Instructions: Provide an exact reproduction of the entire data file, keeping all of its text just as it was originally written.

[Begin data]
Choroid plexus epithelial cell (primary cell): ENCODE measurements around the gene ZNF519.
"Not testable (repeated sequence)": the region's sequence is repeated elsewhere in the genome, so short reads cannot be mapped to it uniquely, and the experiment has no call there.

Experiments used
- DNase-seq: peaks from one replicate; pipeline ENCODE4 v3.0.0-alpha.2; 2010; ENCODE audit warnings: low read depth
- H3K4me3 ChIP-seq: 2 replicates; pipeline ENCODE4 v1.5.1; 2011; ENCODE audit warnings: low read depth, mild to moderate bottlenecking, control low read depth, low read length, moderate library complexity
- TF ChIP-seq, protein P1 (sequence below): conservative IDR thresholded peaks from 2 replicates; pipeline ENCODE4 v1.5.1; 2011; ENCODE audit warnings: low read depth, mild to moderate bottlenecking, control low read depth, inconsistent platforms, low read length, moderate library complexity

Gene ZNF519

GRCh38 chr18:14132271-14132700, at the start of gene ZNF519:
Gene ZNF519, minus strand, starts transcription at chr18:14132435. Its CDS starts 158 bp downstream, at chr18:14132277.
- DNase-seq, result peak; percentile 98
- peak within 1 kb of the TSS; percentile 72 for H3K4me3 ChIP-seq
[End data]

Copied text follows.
Choroid plexus epithelial cell (primary cell): ENCODE measurements around the gene ZNF519.
"Not testable (repeated sequence)": the region's sequence is repeated elsewhere in the genome, so short reads cannot be mapped to it uniquely, and the experiment has no call there.

Experiments used
- DNase-seq: peaks from one replicate; pipeline ENCODE4 v3.0.0-alpha.2; 2010; ENCODE audit warnings: low read depth
- H3K4me3 ChIP-seq: 2 replicates; pipeline ENCODE4 v1.5.1; 2011; ENCODE audit warnings: low read depth, mild to moderate bottlenecking, control low read depth, low read length, moderate library complexity
- TF ChIP-seq, protein P1 (sequence below): conservative IDR thresholded peaks from 2 replicates; pipeline ENCODE4 v1.5.1; 2011; ENCODE audit warnings: low read depth, mild to moderate bottlenecking, control low read depth, inconsistent platforms, low read length, moderate library complexity

Gene ZNF519

GRCh38 chr18:14132271-14132700, at the start of gene ZNF519:
Gene ZNF519, minus strand, starts transcription at chr18:14132435. Its CDS starts 158 bp downstream, at chr18:14132277.
- DNase-seq, result peak; percentile 98
- peak within 1 kb of the TSS; percentile 72 for H3K4me3 ChIP-seq